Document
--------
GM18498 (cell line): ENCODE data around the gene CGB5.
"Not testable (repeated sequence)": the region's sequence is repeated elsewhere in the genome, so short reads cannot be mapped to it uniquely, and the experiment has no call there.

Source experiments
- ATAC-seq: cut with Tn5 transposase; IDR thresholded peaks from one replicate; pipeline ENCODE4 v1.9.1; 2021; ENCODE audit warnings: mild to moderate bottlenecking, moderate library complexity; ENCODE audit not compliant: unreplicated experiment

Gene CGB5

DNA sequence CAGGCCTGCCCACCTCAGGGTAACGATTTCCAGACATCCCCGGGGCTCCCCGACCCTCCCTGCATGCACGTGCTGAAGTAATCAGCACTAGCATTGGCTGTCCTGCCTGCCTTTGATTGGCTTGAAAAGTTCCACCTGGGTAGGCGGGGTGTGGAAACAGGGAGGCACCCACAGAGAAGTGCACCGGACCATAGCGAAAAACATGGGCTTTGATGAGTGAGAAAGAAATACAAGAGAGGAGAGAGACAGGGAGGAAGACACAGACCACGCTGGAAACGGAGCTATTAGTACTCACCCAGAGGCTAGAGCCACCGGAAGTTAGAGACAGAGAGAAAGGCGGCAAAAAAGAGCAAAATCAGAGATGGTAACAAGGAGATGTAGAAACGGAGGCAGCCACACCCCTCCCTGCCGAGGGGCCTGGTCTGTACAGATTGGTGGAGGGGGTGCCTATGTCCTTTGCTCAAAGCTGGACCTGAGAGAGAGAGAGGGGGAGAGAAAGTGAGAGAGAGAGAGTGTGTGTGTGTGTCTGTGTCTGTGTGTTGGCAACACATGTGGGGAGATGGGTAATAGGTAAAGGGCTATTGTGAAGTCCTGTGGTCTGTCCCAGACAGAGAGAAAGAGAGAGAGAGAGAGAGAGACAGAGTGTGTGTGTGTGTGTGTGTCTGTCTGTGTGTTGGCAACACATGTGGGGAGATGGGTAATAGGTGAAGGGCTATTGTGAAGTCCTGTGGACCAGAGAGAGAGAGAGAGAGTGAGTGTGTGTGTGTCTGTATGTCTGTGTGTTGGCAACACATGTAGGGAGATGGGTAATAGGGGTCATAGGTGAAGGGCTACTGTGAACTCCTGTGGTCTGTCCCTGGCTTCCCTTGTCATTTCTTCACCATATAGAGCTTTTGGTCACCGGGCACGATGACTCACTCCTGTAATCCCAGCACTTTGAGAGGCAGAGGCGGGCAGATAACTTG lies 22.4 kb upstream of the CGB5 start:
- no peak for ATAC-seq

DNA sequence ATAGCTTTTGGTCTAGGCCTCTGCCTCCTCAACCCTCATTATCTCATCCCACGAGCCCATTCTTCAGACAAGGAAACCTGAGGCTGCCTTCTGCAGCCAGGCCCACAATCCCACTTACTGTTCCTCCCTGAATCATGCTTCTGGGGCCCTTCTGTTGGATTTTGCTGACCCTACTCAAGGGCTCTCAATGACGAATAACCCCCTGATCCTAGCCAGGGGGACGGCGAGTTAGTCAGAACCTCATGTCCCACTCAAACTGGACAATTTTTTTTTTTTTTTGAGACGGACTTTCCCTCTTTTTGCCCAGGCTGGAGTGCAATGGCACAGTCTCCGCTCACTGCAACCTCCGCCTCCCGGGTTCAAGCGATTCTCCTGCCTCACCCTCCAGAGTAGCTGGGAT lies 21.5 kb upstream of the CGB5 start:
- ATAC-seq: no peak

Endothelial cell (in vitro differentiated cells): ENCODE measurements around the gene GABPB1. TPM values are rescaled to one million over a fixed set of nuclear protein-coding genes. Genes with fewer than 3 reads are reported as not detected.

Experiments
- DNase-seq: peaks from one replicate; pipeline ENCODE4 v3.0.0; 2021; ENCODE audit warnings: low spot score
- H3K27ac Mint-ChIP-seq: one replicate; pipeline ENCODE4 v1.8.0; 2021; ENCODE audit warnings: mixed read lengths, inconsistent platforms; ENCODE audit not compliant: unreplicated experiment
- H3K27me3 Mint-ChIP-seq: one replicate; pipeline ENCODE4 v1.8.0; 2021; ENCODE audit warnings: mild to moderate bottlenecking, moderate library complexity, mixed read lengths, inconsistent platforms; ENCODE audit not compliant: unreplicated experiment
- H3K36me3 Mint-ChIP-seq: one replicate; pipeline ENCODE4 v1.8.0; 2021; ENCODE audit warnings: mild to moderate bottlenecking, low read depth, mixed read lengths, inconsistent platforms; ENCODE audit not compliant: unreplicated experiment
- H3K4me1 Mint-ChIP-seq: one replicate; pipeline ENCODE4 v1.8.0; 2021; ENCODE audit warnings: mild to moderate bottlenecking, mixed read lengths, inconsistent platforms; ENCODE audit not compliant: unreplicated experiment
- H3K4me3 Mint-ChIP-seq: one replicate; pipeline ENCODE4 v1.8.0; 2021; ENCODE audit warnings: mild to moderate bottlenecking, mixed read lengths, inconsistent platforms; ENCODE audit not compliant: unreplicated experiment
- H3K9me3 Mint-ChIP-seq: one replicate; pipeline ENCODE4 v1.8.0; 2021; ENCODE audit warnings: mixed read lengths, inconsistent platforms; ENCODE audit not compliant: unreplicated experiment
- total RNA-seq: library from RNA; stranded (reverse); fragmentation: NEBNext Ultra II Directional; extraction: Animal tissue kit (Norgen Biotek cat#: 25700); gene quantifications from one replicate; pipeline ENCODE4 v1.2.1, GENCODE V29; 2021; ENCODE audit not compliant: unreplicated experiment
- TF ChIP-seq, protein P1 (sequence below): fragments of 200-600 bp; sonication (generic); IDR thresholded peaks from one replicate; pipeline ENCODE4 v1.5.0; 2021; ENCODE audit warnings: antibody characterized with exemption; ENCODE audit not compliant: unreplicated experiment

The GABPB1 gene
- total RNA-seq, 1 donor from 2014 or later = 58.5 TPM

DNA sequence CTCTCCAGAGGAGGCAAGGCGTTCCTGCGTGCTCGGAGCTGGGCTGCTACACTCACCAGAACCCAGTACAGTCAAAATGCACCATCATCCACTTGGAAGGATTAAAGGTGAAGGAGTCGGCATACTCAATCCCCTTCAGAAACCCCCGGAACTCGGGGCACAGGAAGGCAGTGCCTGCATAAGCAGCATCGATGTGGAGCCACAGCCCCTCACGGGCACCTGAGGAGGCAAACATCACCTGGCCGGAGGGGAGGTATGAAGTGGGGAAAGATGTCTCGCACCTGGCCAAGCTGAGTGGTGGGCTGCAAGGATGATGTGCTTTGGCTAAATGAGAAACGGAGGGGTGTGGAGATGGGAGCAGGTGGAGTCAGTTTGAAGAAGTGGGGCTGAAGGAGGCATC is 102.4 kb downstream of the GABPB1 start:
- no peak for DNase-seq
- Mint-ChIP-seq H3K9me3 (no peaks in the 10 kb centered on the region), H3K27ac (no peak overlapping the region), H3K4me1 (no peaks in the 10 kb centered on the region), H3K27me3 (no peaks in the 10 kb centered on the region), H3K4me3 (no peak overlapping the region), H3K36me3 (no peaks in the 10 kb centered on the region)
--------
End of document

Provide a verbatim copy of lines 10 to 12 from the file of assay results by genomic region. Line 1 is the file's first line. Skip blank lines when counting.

Endothelial cell (in vitro differentiated cells): ENCODE measurements around the gene GABPB1. TPM values are rescaled to one million over a fixed set of nuclear protein-coding genes. Genes with fewer than 3 reads are reported as not detected.

Experiments
- DNase-seq: peaks from one replicate; pipeline ENCODE4 v3.0.0; 2021; ENCODE audit warnings: low spot score